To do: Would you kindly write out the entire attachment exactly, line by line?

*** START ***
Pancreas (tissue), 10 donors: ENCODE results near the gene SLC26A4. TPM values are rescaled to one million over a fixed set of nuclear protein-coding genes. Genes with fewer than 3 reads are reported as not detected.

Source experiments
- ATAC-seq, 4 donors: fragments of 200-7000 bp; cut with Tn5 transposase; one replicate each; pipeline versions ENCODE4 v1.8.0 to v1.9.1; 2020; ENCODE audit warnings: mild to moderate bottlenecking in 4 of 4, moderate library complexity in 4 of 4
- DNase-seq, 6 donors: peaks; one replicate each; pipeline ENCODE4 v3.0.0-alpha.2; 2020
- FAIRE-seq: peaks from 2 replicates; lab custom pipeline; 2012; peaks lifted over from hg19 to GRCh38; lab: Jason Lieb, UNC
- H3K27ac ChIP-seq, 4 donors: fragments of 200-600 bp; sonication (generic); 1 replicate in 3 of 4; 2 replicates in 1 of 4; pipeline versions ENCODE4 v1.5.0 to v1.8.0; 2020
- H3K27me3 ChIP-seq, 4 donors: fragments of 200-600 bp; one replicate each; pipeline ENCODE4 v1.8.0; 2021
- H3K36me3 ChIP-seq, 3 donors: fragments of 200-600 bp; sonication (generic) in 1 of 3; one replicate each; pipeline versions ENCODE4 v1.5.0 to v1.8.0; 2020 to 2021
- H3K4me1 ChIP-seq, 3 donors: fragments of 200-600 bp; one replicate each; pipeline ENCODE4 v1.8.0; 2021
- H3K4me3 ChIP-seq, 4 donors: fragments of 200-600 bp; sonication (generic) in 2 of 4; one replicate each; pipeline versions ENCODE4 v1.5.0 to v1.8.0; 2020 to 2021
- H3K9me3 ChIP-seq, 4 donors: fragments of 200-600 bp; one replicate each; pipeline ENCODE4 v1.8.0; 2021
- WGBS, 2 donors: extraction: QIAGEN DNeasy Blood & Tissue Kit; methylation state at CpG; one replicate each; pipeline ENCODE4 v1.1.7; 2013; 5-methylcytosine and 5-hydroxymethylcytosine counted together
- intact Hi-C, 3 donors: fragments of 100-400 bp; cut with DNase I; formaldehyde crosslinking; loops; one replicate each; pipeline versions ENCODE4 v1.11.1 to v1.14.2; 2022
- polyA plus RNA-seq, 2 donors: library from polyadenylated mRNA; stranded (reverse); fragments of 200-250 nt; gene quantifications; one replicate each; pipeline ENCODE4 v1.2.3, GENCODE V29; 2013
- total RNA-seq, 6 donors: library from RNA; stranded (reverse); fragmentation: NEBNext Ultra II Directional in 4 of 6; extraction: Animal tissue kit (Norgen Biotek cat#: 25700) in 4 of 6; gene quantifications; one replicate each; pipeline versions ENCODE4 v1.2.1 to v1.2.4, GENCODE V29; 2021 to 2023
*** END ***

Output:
Pancreas (tissue), 10 donors: ENCODE results near the gene SLC26A4. TPM values are rescaled to one million over a fixed set of nuclear protein-coding genes. Genes with fewer than 3 reads are reported as not detected.

Source experiments
- ATAC-seq, 4 donors: fragments of 200-7000 bp; cut with Tn5 transposase; one replicate each; pipeline versions ENCODE4 v1.8.0 to v1.9.1; 2020; ENCODE audit warnings: mild to moderate bottlenecking in 4 of 4, moderate library complexity in 4 of 4
- DNase-seq, 6 donors: peaks; one replicate each; pipeline ENCODE4 v3.0.0-alpha.2; 2020
- FAIRE-seq: peaks from 2 replicates; lab custom pipeline; 2012; peaks lifted over from hg19 to GRCh38; lab: Jason Lieb, UNC
- H3K27ac ChIP-seq, 4 donors: fragments of 200-600 bp; sonication (generic); 1 replicate in 3 of 4; 2 replicates in 1 of 4; pipeline versions ENCODE4 v1.5.0 to v1.8.0; 2020
- H3K27me3 ChIP-seq, 4 donors: fragments of 200-600 bp; one replicate each; pipeline ENCODE4 v1.8.0; 2021
- H3K36me3 ChIP-seq, 3 donors: fragments of 200-600 bp; sonication (generic) in 1 of 3; one replicate each; pipeline versions ENCODE4 v1.5.0 to v1.8.0; 2020 to 2021
- H3K4me1 ChIP-seq, 3 donors: fragments of 200-600 bp; one replicate each; pipeline ENCODE4 v1.8.0; 2021
- H3K4me3 ChIP-seq, 4 donors: fragments of 200-600 bp; sonication (generic) in 2 of 4; one replicate each; pipeline versions ENCODE4 v1.5.0 to v1.8.0; 2020 to 2021
- H3K9me3 ChIP-seq, 4 donors: fragments of 200-600 bp; one replicate each; pipeline ENCODE4 v1.8.0; 2021
- WGBS, 2 donors: extraction: QIAGEN DNeasy Blood & Tissue Kit; methylation state at CpG; one replicate each; pipeline ENCODE4 v1.1.7; 2013; 5-methylcytosine and 5-hydroxymethylcytosine counted together
- intact Hi-C, 3 donors: fragments of 100-400 bp; cut with DNase I; formaldehyde crosslinking; loops; one replicate each; pipeline versions ENCODE4 v1.11.1 to v1.14.2; 2022
- polyA plus RNA-seq, 2 donors: library from polyadenylated mRNA; stranded (reverse); fragments of 200-250 nt; gene quantifications; one replicate each; pipeline ENCODE4 v1.2.3, GENCODE V29; 2013
- total RNA-seq, 6 donors: library from RNA; stranded (reverse); fragmentation: NEBNext Ultra II Directional in 4 of 6; extraction: Animal tissue kit (Norgen Biotek cat#: 25700) in 4 of 6; gene quantifications; one replicate each; pipeline versions ENCODE4 v1.2.1 to v1.2.4, GENCODE V29; 2021 to 2023